Well it didn’t take long, but then AT&T certainly had sufficient time to prepare a statement. Basically AT&T is claiming that they were “transparent” to the customer and that the MBR practice that we call ”throttling” is a baseless claim made by the FTC. Further the throttling did not apply to texts, emails, tweets, social media posts, and internet browsing but only affected video streaming of about 3% of their data users that exceeded 3gb on thier 3G & 4G networks and 5gb on the LTE Network.

Read the AT&T response that it made to it’s employees so that they would better understand what is happening:

All,
Today, the Federal Trade Commission filed a lawsuit against us alleging that one of our network management practices is unfair and deceptive to our Unlimited Data Plan customers.  The FTC’s lawsuit is baseless.

The FTC’s allegations concern our Maximum Bit Rate program, which temporarily reduces the download speeds of Unlimited Data Plan customers when their usage reaches 3 gigabytes in a billing cycle on a 3G or 4G smartphone, or 5 gigabytes on a 4G LTE smartphone.  MBR is an industry-standard practice that protects our network for the benefit of all customers and is authorized by our customer contracts.  In the media, MBR is often referred to as “throttling,” and it is designed to affect only the most data-intensive applications (such as video streaming).  Texts, emails, tweets, social media posts, internet browsing, and many other applications are typically unaffected.

In response to this lawsuit, we have released the following statement to the press:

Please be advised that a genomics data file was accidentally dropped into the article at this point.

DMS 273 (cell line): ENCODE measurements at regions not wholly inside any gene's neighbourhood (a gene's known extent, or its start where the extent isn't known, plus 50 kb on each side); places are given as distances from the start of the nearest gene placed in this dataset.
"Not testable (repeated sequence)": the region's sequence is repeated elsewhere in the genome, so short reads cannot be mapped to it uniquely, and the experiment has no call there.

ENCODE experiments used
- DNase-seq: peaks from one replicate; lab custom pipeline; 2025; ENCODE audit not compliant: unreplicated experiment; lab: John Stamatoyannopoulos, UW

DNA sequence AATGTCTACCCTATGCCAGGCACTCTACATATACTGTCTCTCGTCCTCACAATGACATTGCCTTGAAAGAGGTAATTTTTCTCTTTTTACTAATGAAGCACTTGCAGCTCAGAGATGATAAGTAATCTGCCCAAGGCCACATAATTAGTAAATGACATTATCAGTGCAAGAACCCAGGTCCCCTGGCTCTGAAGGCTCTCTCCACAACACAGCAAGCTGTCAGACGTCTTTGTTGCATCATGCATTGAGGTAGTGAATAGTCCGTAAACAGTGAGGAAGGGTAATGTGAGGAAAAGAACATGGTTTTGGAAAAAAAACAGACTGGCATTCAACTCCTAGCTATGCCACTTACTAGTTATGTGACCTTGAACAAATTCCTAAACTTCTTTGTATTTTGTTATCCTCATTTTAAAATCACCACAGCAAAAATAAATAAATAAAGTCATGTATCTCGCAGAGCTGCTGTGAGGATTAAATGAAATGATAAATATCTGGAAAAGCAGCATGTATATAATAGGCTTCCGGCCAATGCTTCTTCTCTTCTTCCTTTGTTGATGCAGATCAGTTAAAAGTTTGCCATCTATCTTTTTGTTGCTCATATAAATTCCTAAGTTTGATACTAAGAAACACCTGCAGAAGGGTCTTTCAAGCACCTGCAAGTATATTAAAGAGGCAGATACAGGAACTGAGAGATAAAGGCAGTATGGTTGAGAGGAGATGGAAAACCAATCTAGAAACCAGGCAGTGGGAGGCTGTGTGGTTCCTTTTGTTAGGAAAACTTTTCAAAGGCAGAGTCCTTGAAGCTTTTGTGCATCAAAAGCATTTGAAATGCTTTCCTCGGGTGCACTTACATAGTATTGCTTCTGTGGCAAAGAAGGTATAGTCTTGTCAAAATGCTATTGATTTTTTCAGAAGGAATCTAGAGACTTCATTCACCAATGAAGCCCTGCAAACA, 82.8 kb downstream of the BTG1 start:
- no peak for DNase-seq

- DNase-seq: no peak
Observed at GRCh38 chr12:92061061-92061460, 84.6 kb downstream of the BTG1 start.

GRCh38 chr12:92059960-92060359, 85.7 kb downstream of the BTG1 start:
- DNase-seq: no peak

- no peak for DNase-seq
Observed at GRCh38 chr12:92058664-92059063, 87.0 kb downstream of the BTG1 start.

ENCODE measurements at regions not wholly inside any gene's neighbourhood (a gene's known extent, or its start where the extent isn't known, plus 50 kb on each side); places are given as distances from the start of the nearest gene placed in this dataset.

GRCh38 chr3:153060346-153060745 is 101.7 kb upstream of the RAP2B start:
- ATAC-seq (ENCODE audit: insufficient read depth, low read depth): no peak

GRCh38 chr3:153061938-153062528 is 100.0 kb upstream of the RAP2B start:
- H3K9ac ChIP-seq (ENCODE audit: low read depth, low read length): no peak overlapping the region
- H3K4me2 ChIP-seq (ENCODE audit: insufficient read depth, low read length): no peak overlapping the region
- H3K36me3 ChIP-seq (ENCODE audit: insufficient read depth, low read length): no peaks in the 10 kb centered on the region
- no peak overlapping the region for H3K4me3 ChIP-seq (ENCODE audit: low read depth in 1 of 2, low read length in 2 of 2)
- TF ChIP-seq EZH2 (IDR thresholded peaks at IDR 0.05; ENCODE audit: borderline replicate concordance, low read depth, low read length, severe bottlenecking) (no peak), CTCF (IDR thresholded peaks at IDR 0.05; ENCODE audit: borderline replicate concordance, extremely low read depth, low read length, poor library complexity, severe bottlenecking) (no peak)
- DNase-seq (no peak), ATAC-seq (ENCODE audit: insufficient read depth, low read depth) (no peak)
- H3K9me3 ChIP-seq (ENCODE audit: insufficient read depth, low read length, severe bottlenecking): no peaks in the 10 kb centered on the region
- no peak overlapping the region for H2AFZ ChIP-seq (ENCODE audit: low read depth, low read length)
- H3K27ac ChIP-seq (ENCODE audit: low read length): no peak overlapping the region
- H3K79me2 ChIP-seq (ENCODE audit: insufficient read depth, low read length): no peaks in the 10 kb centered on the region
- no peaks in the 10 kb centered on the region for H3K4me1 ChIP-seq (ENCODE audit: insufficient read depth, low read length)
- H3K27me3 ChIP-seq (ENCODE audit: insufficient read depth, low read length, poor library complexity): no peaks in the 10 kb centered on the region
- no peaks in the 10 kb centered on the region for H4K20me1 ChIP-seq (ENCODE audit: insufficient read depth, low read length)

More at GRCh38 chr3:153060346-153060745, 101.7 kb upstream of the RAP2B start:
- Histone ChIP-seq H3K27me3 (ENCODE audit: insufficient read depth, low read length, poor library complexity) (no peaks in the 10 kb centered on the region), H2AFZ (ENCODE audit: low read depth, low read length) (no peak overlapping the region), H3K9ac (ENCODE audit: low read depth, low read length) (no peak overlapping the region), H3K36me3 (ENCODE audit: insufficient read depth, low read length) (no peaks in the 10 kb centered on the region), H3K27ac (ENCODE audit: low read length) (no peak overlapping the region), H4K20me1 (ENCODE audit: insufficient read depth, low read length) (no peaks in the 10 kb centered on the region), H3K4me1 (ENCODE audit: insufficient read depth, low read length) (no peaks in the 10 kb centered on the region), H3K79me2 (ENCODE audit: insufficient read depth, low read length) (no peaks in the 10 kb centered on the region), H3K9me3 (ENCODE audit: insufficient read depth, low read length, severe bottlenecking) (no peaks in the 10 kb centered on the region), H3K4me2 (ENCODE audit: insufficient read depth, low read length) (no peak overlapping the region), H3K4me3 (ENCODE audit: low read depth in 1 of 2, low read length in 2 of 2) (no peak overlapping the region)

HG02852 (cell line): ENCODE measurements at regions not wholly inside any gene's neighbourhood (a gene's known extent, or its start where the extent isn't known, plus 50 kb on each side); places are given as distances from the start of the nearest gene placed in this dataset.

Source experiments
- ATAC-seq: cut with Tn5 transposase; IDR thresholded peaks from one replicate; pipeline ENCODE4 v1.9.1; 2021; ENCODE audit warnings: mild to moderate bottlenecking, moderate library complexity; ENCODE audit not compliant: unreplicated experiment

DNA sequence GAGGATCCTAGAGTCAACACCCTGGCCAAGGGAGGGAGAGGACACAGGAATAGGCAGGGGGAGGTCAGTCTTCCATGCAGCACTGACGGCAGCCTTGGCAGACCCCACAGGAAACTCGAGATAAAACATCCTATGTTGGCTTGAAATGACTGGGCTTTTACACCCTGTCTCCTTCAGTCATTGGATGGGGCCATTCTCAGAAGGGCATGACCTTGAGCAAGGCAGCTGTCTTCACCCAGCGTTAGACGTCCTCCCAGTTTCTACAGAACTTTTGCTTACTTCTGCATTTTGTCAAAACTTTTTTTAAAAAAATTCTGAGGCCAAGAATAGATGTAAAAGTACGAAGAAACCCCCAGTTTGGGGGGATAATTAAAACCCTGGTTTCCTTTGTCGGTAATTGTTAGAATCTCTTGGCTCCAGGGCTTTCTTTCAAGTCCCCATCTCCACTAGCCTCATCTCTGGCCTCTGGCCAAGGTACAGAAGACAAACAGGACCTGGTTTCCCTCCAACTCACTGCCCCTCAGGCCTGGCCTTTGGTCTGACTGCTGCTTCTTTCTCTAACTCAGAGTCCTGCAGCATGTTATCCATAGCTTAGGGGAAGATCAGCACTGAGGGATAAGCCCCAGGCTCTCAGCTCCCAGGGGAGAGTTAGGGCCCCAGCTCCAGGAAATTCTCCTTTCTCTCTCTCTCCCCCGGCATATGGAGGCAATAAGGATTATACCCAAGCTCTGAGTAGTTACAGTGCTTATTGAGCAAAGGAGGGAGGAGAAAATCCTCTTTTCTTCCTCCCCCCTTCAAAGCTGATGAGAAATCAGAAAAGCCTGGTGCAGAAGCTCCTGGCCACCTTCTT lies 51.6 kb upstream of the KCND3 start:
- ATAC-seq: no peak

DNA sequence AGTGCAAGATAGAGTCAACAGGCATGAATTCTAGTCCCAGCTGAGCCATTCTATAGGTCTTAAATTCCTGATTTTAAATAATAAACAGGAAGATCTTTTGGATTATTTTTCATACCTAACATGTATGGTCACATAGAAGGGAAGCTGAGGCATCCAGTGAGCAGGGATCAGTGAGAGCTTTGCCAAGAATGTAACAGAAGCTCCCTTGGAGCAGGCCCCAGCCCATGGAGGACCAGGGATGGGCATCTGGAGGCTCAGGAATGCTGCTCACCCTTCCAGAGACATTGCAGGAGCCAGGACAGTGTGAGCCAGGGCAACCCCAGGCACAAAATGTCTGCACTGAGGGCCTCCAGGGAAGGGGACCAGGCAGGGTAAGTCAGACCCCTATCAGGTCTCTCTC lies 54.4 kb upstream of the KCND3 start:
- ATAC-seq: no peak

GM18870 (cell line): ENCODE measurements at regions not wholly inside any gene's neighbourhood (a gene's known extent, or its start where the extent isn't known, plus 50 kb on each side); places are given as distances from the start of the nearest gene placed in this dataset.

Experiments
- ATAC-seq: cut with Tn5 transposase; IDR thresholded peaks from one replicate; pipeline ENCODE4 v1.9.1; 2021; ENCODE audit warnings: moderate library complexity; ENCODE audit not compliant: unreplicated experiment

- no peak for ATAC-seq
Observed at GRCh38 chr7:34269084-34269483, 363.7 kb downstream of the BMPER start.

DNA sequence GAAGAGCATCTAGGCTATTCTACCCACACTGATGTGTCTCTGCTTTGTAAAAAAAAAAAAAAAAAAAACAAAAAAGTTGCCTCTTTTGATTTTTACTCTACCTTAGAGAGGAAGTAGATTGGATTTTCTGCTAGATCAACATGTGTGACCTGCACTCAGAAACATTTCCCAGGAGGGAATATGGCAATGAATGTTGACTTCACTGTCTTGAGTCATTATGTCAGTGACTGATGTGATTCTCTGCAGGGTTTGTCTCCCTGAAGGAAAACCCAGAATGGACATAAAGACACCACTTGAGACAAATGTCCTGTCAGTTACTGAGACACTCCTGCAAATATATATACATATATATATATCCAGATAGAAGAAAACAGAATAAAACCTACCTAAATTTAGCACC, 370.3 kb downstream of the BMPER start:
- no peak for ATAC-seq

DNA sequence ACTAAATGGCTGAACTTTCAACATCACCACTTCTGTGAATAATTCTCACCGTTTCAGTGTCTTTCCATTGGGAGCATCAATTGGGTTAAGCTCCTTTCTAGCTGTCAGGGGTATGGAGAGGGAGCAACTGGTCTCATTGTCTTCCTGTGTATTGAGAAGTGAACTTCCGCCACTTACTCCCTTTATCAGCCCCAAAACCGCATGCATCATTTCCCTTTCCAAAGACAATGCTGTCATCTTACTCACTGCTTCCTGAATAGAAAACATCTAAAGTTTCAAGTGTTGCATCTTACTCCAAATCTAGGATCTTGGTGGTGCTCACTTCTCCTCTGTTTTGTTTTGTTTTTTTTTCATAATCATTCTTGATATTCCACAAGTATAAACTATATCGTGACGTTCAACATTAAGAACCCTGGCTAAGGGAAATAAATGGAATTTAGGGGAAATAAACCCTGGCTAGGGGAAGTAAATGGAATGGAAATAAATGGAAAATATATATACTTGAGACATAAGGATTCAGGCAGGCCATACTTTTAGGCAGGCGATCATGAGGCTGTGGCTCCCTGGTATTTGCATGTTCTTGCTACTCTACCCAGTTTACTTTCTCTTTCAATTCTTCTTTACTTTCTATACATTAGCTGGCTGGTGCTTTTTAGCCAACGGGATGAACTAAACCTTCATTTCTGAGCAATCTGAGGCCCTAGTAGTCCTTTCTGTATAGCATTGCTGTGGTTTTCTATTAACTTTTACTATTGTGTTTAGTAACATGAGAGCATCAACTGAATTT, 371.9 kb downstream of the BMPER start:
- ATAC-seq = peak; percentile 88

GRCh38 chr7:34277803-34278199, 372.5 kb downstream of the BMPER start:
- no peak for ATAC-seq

The FTC’s allegations are baseless and have nothing to do with the substance of our network management program. It’s baffling as to why the FTC would choose to take this action against a company that, like all major wireless providers, manages its network resources to provide the best possible service to all customers, and does it in a way that is fully transparent and consistent with the law and our contracts.

We have been completely transparent with customers since the very beginning. We informed all unlimited data-plan customers via bill notices and a national press release that resulted in nearly 2,000 news stories, well before the program was implemented.  In addition, this program has affected only about 3% of our customers, and before any customer is affected, they are also notified by text message.

We look forward to proving our case in court.  In the meantime, we wanted to ensure you had the facts.

Wayne Watts
Senior Executive Vice President & General Counsel, AT&T

2 COMMENTS

  1. A friend who has the unlimited plan grandfathered in put up on Facebook that he expects AT&T will simply axe all of the unlimited plans. He also expects some sort of compensation, as well. We’ll see how much Big Blue can get away with, I suppose.

  2. Before 4G, at work on break, (limited time available) is where I did most of my “cellular data” internet surfing or news reading.
    Inconsistent at best for usability. I wondered if I was being throttled? Most likely, No.
    When I read about speeds being throttled down to unusable, I thought maybe they were in one of these zones that I was having trouble in.
    Sometimes blazing fast, some days unusable, or constantly changing with the wind.
    I have seen a huge improvement with my 4G phone. ( I am assuming carrier connection Vs. device OEM)

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